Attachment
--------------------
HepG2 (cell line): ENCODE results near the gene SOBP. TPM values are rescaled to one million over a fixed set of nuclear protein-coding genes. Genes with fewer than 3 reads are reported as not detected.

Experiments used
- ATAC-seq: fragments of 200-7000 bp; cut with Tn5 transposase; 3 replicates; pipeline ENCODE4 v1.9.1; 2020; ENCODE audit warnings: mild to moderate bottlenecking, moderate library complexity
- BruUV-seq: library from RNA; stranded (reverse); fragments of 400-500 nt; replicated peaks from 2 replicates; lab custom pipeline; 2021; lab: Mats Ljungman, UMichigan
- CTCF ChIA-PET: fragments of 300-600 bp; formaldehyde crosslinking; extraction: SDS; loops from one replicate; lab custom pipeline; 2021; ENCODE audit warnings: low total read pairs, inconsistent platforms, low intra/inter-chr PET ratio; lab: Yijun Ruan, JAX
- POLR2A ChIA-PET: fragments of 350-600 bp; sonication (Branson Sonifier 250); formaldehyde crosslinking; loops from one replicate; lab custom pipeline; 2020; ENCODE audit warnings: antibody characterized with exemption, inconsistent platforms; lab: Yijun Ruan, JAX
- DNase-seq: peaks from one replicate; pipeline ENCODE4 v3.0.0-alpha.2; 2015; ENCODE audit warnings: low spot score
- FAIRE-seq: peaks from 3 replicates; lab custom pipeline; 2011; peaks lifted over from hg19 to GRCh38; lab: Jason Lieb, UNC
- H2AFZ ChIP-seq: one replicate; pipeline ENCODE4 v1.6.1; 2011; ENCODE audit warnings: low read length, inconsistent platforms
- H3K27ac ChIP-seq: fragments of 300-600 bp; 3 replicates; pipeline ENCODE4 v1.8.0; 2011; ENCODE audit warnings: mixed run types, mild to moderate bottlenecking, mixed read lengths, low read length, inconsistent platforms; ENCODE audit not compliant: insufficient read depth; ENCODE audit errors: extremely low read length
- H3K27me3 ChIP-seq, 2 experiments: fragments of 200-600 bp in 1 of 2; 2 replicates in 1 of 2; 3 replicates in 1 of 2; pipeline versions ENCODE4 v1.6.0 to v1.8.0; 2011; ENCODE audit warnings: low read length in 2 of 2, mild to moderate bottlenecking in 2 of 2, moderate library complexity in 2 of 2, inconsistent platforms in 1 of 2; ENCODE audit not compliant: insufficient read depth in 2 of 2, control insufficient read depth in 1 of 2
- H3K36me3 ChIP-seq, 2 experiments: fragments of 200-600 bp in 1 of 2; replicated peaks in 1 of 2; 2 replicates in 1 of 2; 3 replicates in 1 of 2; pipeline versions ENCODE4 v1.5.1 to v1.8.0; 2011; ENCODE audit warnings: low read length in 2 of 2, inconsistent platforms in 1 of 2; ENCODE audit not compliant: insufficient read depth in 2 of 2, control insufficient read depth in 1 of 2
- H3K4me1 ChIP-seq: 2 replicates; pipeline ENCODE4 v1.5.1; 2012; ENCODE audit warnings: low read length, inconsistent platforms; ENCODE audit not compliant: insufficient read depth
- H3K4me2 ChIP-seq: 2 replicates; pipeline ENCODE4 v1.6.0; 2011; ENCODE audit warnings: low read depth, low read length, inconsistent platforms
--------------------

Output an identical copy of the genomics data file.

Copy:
HepG2 (cell line): ENCODE results near the gene SOBP. TPM values are rescaled to one million over a fixed set of nuclear protein-coding genes. Genes with fewer than 3 reads are reported as not detected.

Experiments used
- ATAC-seq: fragments of 200-7000 bp; cut with Tn5 transposase; 3 replicates; pipeline ENCODE4 v1.9.1; 2020; ENCODE audit warnings: mild to moderate bottlenecking, moderate library complexity
- BruUV-seq: library from RNA; stranded (reverse); fragments of 400-500 nt; replicated peaks from 2 replicates; lab custom pipeline; 2021; lab: Mats Ljungman, UMichigan
- CTCF ChIA-PET: fragments of 300-600 bp; formaldehyde crosslinking; extraction: SDS; loops from one replicate; lab custom pipeline; 2021; ENCODE audit warnings: low total read pairs, inconsistent platforms, low intra/inter-chr PET ratio; lab: Yijun Ruan, JAX
- POLR2A ChIA-PET: fragments of 350-600 bp; sonication (Branson Sonifier 250); formaldehyde crosslinking; loops from one replicate; lab custom pipeline; 2020; ENCODE audit warnings: antibody characterized with exemption, inconsistent platforms; lab: Yijun Ruan, JAX
- DNase-seq: peaks from one replicate; pipeline ENCODE4 v3.0.0-alpha.2; 2015; ENCODE audit warnings: low spot score
- FAIRE-seq: peaks from 3 replicates; lab custom pipeline; 2011; peaks lifted over from hg19 to GRCh38; lab: Jason Lieb, UNC
- H2AFZ ChIP-seq: one replicate; pipeline ENCODE4 v1.6.1; 2011; ENCODE audit warnings: low read length, inconsistent platforms
- H3K27ac ChIP-seq: fragments of 300-600 bp; 3 replicates; pipeline ENCODE4 v1.8.0; 2011; ENCODE audit warnings: mixed run types, mild to moderate bottlenecking, mixed read lengths, low read length, inconsistent platforms; ENCODE audit not compliant: insufficient read depth; ENCODE audit errors: extremely low read length
- H3K27me3 ChIP-seq, 2 experiments: fragments of 200-600 bp in 1 of 2; 2 replicates in 1 of 2; 3 replicates in 1 of 2; pipeline versions ENCODE4 v1.6.0 to v1.8.0; 2011; ENCODE audit warnings: low read length in 2 of 2, mild to moderate bottlenecking in 2 of 2, moderate library complexity in 2 of 2, inconsistent platforms in 1 of 2; ENCODE audit not compliant: insufficient read depth in 2 of 2, control insufficient read depth in 1 of 2
- H3K36me3 ChIP-seq, 2 experiments: fragments of 200-600 bp in 1 of 2; replicated peaks in 1 of 2; 2 replicates in 1 of 2; 3 replicates in 1 of 2; pipeline versions ENCODE4 v1.5.1 to v1.8.0; 2011; ENCODE audit warnings: low read length in 2 of 2, inconsistent platforms in 1 of 2; ENCODE audit not compliant: insufficient read depth in 2 of 2, control insufficient read depth in 1 of 2
- H3K4me1 ChIP-seq: 2 replicates; pipeline ENCODE4 v1.5.1; 2012; ENCODE audit warnings: low read length, inconsistent platforms; ENCODE audit not compliant: insufficient read depth
- H3K4me2 ChIP-seq: 2 replicates; pipeline ENCODE4 v1.6.0; 2011; ENCODE audit warnings: low read depth, low read length, inconsistent platforms